The big challenge was the scene took place outside in the middle of a rural county side with lots of sky. I knew there was no way we could do it all on location. We planned to shoot quite a few BG plates on location and shoot the actors on green back on our stage. This would allow us to freeze them as Number 5 and The Handler have their dialogue, all on green screen. The key was coming up with a unique look for the time freeze section to help take the green screen comp curse off. We called it “Three-Strip” in honor of the Technicolor process used in the 30’s.
Pogo is a major character. Can you explain in detail about his design and creation?
The first thing I did when I started was to sit down with Steve Blackman and Peter Hoar and look through tons of real chimpanzee reference. We picked a hand full of pictures that really spoke to us on an emotional level. I brought in Miles Teves to work on some concept sketches based on a brief from Steve Blackman on the background of the character. In about a week Miles had done some very inspired sketches that set the tone of the character. After a few revisions Miles had nailed it and we sent the design package off to Netflix. When they say what we wanted to do they gave us the approval to move forward.
How did you handle his interactions on-set with the cast?
We hired an actor named Ken Hall who could handle the emotional scenes but also was the correct height for Pogo. He was a grey tracking mark suit that was out motion guide for the 4K witness cameras. Ken could play the scene normal including interactions with other characters and props.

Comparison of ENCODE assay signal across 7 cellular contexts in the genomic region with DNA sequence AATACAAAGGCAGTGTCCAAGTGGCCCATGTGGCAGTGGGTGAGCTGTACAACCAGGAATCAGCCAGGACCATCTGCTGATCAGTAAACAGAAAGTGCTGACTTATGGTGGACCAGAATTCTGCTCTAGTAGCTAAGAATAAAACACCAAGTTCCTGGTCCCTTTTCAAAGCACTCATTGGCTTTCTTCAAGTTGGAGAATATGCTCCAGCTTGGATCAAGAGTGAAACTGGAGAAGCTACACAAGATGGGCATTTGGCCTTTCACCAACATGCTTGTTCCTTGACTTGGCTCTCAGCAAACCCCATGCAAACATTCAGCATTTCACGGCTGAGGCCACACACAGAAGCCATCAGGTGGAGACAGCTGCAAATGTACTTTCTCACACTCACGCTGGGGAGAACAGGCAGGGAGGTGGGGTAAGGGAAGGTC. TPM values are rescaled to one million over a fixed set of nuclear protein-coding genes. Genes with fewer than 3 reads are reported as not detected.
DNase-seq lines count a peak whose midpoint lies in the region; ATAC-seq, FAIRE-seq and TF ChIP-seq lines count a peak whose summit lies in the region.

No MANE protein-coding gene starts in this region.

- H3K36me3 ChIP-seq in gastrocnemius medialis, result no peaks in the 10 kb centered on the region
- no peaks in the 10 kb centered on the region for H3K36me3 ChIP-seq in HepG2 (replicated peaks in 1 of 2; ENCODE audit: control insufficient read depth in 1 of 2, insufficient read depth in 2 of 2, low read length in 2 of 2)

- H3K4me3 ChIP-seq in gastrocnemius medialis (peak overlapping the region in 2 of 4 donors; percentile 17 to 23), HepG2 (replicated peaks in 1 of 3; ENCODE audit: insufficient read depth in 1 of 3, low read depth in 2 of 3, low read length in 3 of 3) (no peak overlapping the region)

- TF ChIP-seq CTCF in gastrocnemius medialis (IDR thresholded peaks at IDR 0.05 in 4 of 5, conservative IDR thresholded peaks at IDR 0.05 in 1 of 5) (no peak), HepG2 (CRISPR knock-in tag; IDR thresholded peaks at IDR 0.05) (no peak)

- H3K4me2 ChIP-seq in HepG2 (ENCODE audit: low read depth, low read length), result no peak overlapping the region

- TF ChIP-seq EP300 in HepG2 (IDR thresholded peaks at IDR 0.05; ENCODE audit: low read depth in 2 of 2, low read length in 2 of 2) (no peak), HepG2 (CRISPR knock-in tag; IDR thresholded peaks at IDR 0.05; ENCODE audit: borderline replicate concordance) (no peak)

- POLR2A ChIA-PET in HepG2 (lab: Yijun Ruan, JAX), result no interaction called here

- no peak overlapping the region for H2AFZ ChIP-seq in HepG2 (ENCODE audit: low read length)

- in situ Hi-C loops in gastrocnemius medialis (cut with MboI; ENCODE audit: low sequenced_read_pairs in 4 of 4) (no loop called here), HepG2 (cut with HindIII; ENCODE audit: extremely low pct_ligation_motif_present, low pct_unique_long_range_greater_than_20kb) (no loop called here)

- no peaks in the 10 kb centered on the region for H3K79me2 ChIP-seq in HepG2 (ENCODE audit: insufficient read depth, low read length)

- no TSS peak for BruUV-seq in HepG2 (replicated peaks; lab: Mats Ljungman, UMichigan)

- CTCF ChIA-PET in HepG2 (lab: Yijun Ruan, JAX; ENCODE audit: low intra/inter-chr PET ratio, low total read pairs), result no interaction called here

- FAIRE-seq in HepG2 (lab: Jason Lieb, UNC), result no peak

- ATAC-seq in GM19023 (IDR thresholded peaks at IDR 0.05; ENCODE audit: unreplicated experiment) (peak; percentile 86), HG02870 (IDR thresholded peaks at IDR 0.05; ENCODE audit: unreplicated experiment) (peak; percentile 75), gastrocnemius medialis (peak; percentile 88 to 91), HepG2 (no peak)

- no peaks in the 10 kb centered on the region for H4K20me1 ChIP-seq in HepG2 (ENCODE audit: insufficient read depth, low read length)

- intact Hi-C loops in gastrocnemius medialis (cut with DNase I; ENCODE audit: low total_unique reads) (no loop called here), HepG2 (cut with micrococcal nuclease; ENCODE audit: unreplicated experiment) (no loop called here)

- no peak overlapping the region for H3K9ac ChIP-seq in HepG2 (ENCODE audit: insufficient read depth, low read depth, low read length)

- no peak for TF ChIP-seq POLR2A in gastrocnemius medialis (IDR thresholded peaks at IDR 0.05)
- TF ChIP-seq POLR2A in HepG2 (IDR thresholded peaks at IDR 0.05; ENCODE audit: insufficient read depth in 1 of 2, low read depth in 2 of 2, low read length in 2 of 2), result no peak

Can you tell us more about his eyes and fur?
The eyes had to be more human than a normal chimp as Pogo is a genetic hybrid of both human and ape DNA. The fur was originally all white to show his age but it was too extreme. We went with more of a salt and pepper look that helped him blend better into the world around him.
Can you tell us more about your work on Grace, the mom robot?
The Grace VFX had to be very subtle as we just wanted to hint that there was something mechanical under the skin. The showrunner did not want to go steam-punk but more retro 80’s tech. As if she was built from parts bought at Radio Shack.
Which sequence or shot was the most challenging?
Blowing up the moon. As it was a very complicated effects sequence that was turned over very late.
Is there something specific that gives you some really short nights?
Having to add green leaves to all the trees, as we shot during the winter and that needed to be corrected.
What is your favorite shot or sequence?
Pretty much all of episode 110.
What is your best memory on this show?
When we showed the crew the first Pogo tests from Weta Digital.
How long have you worked on this show?
What’s the VFX shots count?
1890 VFX Shots.
What was the size of your team?
We had a production team of 8 total both in the office and on set.
What is your next project?
Hoping for a Season 2.
A big thanks for your time.
THE UMBRELLA ACADEMY – TRAILER
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© Vincent Frei – The Art of VFX – 2019